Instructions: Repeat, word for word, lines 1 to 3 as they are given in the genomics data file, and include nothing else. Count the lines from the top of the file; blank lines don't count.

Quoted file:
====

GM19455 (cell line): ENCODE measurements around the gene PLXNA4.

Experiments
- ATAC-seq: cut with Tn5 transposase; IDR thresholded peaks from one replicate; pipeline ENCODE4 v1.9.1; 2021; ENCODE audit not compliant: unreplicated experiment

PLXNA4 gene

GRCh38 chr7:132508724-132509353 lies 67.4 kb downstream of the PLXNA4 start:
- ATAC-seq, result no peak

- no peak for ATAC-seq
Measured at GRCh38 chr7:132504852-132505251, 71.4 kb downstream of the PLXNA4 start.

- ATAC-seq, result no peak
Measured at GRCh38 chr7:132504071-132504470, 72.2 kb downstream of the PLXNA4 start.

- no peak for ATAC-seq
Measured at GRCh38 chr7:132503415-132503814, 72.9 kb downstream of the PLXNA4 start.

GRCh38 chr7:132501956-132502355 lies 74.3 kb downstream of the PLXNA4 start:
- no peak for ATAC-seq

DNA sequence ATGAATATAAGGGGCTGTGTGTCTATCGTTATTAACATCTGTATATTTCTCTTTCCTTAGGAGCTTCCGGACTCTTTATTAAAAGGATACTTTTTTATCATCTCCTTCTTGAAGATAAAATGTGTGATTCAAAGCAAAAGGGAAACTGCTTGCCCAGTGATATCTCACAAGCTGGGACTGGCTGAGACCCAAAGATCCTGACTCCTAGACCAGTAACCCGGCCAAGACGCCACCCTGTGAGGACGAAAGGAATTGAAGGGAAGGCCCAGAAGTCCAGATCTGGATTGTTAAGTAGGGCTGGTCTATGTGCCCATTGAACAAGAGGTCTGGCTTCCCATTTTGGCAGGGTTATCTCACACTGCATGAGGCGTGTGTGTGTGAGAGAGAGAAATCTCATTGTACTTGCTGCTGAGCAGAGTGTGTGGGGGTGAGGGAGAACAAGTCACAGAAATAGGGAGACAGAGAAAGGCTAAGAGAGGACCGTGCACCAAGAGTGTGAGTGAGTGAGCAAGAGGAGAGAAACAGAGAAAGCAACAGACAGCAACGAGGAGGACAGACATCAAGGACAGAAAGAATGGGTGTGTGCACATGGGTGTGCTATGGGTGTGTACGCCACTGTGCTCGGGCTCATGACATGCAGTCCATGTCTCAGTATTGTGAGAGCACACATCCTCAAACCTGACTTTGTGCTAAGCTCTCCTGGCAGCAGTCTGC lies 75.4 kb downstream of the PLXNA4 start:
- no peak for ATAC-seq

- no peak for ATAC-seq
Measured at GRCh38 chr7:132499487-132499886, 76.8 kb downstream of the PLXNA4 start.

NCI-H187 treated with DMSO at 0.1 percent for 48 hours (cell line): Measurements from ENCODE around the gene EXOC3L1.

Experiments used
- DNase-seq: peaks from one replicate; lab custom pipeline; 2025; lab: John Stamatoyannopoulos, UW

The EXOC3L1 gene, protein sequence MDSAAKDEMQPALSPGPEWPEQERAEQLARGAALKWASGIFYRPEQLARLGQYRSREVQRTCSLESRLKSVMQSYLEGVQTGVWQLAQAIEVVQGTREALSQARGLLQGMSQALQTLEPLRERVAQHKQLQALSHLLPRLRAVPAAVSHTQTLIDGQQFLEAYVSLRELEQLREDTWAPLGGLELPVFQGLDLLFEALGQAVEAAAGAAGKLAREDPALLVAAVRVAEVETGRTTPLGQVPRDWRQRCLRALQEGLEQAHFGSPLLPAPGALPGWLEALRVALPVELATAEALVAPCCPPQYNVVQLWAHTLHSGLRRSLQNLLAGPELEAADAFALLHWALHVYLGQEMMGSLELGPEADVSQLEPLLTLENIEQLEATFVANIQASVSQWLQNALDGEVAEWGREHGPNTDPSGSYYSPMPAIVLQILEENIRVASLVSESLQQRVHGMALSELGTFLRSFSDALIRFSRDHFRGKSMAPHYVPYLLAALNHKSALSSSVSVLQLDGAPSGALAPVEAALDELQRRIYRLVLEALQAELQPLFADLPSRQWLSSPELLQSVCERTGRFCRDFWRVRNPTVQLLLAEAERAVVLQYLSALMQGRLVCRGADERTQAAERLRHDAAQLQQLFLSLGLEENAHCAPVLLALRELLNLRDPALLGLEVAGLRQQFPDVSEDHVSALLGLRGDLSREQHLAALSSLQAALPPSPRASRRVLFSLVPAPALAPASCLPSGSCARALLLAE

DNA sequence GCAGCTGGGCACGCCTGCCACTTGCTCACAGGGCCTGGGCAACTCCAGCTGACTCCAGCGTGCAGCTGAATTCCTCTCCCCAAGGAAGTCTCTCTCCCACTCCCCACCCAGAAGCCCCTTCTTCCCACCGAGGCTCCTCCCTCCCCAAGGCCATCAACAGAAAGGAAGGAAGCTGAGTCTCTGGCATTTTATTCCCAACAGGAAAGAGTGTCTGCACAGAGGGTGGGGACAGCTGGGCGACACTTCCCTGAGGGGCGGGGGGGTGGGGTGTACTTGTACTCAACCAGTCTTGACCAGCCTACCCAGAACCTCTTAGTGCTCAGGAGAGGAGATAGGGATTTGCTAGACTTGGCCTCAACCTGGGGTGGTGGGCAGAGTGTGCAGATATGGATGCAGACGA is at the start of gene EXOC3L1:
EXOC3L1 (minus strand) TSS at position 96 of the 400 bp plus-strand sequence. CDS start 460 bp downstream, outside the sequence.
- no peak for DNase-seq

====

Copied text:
GM19455 (cell line): ENCODE measurements around the gene PLXNA4.

Experiments
- ATAC-seq: cut with Tn5 transposase; IDR thresholded peaks from one replicate; pipeline ENCODE4 v1.9.1; 2021; ENCODE audit not compliant: unreplicated experiment